Houston Rockets (13-12)
The Houston Rockets are in a similar position to the Oklahoma City Thunder and Orlando Magic as a young team on the rise. So is it better than average to start as a sign of what's to come (like the former) or more of a fluke (like the latter)?
In the offseason, Houston demonstrated its desire to take the next step by bringing in Fred VanVleet and Dillon Brooks on the court and Ime Udoka off the court. The plan was to turn the Rockets from a long rebuild towards Western Conference playoff contention, which is where Houston finds itself.
Not everything is going to plan. Jalen Green and Jabari Smith Jr. still haven't broken out the way they've been expected to, though Smith recently had a career night in Atlanta with 34 points. Other things are breaking Houston's way.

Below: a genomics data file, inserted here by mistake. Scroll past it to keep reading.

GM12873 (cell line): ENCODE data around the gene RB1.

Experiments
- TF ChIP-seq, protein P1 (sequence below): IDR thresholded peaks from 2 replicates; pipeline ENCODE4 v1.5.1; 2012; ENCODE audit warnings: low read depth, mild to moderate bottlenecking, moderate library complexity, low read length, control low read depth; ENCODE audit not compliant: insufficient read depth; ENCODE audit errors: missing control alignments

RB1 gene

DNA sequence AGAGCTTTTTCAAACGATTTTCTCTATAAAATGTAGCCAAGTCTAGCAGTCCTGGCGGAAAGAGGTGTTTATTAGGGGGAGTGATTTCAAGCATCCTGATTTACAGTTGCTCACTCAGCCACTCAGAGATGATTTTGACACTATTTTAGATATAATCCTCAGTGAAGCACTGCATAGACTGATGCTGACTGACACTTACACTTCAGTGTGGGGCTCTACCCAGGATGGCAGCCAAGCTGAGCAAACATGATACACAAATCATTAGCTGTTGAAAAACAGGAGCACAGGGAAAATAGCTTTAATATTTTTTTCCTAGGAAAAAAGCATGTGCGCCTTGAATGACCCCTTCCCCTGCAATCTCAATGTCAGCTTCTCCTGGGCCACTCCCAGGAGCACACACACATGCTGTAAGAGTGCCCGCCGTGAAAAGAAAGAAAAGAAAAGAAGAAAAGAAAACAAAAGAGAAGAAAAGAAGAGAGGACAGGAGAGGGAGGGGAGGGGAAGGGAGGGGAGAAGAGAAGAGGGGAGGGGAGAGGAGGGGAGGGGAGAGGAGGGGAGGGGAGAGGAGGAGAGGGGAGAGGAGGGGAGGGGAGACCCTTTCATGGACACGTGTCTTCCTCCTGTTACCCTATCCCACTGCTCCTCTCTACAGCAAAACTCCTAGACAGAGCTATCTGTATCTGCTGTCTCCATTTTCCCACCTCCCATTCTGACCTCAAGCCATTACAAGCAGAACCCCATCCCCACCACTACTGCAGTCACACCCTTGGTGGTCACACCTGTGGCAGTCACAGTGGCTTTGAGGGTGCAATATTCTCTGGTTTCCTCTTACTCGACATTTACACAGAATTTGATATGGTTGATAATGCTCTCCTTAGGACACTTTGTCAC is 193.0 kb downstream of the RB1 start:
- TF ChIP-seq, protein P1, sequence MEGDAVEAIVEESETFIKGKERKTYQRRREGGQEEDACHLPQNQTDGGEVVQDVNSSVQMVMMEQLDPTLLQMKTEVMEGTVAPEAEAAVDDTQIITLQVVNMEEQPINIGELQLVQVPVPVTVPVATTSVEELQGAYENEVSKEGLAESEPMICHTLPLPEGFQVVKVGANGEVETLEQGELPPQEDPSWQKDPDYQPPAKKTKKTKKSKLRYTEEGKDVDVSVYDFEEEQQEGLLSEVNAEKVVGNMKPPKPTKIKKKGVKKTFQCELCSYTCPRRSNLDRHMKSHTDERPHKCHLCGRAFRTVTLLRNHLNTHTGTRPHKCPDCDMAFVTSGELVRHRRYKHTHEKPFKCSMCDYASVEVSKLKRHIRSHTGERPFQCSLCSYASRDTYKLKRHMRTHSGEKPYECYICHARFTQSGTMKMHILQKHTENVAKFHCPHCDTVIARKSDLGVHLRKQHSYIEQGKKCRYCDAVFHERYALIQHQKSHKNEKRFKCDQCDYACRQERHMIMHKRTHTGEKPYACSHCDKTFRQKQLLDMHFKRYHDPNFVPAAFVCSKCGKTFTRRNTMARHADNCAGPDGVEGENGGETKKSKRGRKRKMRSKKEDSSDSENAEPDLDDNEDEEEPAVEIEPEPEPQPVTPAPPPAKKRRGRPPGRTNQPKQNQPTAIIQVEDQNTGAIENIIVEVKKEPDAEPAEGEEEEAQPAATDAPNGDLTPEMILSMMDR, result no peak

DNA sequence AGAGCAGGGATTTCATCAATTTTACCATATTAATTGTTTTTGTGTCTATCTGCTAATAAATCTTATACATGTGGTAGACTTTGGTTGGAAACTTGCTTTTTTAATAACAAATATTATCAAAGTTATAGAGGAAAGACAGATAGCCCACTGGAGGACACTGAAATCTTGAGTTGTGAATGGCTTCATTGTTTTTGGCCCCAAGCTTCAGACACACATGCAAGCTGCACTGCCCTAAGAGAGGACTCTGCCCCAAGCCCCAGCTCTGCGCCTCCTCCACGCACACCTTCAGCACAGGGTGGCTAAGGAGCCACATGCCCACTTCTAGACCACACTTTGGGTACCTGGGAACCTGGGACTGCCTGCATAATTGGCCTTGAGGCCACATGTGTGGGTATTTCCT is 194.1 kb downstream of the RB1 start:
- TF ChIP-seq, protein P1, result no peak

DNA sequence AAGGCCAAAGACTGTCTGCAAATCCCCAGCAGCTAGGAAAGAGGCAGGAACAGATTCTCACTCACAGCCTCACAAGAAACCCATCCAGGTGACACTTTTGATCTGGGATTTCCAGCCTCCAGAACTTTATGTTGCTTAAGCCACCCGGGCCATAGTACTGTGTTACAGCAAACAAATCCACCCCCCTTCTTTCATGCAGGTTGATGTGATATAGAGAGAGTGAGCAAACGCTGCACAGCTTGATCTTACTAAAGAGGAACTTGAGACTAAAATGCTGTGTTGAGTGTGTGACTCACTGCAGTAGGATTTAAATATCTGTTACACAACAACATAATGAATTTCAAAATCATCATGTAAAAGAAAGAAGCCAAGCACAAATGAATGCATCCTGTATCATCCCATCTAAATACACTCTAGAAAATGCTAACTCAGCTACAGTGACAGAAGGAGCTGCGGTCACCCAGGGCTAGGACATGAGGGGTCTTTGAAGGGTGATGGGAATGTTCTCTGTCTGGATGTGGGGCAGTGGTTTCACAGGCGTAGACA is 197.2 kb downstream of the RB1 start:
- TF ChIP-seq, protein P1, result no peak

The biggest thing is the development of Alperen Sengun. He's become one of the best young big men in the entire league, averaging 19.7 points, 8.9 rebounds, and 5.2 assists through 25 games. Some of the league's best teams are built around their big men and Houston could start leaning in that direction if Sengun keeps elevating his game.
If defense is the path to championships, Houston is doing that right, too. After being one of the worst defensive teams in the league last year, the Rockets are hanging around the top three in defensive efficiency this year. Udoka and Brooks have something to do with that.
To this point, the Rockets haven't had the easiest schedule. So even though they're just a blink over .500, that's more impressive than it looks. The Rockets need more from the young players who are supposed to be stars, but the Rockets' goal to level up this season is certainly taking shape.
Verdict: For Real